Our concentration of brainpower, research institutions and venture capital and our well-educated workforce put Massachusetts at the center of the global innovation economy. Governor Patrick’s 10-year, $1 billion Life Sciences Initiative has invested over $300 million of state resources to generate nearly a billion dollars in new private investment and thousands of new jobs. A report released by the Boston foundation in March 2013 found that over the last 10 years the state's life sciences cluster has created jobs in Massachusetts at a faster pace than any other industry sector in the Commonwealth. The report also found the since 2008, Massachusetts has eclipsed all other competitor states in the rate of life sciences job creation. Massachusetts has eclipsed all other competitor states in the rate of life sciences job creation. Massachusetts also invests more in energy efficiency than any other state in the US. Thanks to our investments in the clean tech sector, we have seen solar energy installments increase by 71 fold and wind energy installments increase by 31 fold since 2007, and recently announced a new solar energy goal of 1,600 MW installed by 2020.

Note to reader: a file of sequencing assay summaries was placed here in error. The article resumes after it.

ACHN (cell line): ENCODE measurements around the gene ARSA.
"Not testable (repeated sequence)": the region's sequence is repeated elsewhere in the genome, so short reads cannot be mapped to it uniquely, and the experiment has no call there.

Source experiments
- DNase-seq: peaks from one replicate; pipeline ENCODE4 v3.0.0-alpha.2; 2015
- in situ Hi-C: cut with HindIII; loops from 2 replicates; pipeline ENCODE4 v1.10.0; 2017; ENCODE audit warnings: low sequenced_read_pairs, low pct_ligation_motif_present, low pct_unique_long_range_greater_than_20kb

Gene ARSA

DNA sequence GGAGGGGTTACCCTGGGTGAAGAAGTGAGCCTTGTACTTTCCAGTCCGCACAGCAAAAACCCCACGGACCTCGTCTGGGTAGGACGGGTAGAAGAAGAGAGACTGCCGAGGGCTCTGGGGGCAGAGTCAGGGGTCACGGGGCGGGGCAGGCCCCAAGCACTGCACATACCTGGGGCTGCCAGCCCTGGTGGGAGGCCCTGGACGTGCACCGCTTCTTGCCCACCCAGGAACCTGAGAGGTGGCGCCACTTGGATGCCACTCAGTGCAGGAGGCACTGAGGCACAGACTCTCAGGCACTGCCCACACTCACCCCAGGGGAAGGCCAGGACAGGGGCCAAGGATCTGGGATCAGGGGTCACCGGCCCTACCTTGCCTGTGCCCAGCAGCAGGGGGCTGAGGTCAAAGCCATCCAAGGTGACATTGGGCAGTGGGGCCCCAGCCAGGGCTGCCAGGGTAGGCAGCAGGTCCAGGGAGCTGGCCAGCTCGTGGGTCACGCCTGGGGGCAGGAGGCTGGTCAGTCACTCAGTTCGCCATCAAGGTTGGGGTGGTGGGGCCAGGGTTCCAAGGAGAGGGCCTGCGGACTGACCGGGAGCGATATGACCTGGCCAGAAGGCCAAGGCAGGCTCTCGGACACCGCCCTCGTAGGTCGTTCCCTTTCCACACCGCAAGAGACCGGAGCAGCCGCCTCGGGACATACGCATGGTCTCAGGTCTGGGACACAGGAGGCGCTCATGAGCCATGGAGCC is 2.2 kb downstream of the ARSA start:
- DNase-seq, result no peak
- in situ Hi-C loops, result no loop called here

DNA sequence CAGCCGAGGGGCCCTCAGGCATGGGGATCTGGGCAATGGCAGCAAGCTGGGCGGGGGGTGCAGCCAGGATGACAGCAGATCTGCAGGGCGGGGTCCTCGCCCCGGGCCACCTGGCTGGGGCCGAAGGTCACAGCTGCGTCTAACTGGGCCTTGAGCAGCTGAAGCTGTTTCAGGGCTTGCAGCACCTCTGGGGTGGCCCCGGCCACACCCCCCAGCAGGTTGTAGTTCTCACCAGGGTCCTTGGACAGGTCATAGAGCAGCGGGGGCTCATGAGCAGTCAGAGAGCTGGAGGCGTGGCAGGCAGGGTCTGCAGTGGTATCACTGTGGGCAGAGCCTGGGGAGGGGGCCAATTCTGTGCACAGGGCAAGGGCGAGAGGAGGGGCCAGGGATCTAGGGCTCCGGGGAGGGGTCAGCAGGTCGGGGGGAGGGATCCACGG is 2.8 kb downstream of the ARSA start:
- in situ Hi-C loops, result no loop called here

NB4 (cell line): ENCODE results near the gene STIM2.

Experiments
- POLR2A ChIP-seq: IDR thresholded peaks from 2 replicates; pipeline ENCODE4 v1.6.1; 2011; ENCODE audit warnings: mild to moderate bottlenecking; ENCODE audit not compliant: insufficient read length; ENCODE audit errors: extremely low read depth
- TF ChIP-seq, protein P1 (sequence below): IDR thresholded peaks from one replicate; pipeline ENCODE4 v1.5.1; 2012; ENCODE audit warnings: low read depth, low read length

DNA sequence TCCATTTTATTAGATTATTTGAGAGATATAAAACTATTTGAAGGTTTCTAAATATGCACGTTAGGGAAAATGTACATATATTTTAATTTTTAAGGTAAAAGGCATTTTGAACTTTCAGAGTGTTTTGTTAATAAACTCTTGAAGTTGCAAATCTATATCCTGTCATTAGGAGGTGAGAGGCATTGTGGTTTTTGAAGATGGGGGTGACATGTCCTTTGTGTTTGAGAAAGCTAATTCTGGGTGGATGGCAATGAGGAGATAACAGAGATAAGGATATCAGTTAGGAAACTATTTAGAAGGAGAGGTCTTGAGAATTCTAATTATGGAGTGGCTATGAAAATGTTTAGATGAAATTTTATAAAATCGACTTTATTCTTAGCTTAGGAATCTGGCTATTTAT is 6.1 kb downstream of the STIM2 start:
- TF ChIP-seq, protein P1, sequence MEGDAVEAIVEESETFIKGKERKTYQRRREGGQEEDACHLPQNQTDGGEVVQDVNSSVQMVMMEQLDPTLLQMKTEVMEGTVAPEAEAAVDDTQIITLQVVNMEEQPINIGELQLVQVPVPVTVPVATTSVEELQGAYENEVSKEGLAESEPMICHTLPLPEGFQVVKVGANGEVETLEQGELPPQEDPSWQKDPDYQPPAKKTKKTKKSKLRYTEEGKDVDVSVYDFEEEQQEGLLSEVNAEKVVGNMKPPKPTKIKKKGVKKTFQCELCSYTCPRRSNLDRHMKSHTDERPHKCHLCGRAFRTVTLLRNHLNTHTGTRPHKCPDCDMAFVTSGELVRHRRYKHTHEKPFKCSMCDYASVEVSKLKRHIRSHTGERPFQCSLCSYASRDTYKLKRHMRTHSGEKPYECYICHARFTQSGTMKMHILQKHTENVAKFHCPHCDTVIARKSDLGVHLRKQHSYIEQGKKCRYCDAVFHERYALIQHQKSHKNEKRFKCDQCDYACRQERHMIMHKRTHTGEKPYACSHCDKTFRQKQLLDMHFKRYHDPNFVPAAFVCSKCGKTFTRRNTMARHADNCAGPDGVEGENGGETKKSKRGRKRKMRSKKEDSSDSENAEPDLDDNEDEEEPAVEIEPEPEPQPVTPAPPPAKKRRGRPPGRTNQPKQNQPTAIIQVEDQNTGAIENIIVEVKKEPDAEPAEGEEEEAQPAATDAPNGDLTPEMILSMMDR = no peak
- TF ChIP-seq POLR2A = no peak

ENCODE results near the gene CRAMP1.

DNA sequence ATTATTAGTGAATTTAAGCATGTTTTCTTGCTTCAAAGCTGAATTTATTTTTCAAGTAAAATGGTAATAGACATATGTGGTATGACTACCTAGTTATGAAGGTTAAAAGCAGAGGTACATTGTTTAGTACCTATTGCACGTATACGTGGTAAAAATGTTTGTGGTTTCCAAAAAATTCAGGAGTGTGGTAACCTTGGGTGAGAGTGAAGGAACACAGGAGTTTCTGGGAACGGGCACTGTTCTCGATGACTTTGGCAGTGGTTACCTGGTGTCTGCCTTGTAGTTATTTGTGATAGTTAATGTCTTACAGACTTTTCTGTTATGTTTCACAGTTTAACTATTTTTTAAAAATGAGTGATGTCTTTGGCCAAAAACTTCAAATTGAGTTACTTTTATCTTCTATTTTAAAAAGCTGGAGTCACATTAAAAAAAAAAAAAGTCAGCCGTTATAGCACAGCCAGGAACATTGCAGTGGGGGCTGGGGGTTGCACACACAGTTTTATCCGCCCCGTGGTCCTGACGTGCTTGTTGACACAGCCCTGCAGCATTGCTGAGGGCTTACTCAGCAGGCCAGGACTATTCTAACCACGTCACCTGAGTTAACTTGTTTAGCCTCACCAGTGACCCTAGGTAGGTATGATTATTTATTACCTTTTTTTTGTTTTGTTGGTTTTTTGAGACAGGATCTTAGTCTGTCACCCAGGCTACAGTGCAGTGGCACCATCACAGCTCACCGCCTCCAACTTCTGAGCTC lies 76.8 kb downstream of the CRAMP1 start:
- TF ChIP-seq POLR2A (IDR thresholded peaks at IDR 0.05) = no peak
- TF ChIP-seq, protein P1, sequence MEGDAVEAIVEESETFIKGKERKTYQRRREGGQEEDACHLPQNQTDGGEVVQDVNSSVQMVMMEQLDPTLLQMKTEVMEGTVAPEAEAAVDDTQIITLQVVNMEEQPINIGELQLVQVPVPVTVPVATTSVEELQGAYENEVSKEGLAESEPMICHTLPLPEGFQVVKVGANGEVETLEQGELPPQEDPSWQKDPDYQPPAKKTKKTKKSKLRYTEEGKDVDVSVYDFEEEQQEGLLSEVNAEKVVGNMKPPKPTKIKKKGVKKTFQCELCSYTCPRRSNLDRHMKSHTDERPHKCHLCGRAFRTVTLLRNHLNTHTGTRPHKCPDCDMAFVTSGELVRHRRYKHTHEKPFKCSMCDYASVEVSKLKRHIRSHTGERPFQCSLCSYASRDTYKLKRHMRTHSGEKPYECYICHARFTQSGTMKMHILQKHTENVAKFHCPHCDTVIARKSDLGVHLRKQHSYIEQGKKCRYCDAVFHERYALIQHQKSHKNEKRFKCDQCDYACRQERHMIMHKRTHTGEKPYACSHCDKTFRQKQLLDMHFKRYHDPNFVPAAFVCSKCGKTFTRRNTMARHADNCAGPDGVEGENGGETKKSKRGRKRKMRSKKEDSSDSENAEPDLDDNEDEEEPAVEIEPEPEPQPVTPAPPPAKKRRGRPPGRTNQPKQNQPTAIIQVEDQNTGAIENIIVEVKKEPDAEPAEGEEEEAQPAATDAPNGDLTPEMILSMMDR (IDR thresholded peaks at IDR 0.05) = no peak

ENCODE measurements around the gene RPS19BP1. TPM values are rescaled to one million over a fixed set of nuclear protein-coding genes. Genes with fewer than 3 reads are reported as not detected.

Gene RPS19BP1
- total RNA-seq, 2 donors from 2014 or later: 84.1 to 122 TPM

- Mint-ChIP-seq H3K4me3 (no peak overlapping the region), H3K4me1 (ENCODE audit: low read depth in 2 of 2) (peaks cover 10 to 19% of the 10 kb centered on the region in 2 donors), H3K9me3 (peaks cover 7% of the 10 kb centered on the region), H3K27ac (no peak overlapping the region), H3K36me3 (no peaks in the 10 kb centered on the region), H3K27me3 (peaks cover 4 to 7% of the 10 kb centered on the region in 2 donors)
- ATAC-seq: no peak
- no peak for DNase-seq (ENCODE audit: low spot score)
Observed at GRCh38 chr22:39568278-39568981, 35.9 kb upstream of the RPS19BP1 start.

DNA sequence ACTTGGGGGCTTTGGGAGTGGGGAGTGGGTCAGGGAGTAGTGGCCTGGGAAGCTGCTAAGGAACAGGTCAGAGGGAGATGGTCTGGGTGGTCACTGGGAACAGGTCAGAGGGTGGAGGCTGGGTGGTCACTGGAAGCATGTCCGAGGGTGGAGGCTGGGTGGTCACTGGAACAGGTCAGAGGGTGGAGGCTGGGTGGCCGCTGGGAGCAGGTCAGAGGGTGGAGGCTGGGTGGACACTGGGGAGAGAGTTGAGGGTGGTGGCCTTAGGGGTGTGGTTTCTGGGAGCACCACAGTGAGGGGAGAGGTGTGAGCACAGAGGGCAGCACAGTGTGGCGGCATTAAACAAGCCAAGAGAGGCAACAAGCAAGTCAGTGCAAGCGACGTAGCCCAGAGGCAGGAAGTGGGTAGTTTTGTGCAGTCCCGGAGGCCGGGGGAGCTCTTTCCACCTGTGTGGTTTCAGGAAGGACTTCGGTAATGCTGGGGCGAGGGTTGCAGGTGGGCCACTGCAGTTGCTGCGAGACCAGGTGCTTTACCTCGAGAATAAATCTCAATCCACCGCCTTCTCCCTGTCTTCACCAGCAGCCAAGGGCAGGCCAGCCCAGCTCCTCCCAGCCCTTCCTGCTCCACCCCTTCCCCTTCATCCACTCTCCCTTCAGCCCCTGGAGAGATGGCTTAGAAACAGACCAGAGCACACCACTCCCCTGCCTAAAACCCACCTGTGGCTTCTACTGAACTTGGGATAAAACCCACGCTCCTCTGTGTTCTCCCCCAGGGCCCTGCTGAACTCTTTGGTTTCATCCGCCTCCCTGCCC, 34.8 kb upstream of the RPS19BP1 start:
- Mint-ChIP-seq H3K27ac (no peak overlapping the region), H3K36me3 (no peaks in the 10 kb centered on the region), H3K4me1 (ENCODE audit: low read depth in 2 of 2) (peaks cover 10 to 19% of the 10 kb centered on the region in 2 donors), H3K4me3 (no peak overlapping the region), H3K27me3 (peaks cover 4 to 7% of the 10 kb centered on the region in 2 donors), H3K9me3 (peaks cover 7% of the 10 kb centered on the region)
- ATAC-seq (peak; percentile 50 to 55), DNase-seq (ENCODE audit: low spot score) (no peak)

Recently signed by the Governor,"An Act Relative to Infrastructure Investment, Enhanced Competitiveness and Economic Growth in the Commonwealth," will increase economic development and create jobs in the Commonwealth's key sectors of innovation and infrastructure. It includes a number of initiatives supporting those sectors, including $50 million for a Scientific and Technology Research and Development Matching Fund. The fund will support collaborative research and development projects among businesses and universities, building off the example of the Massachusetts Green High Performance Computing Center in Holyoke, which is expected to be completed fall 2012.
In the area of workforce training and education, the legislation includes $5 million for the Workforce Competitiveness Trust Fund, which prepares Massachusetts residents for new jobs in high-demand occupations and which helps to close the middle-skills gap and create seamless pathways to employment.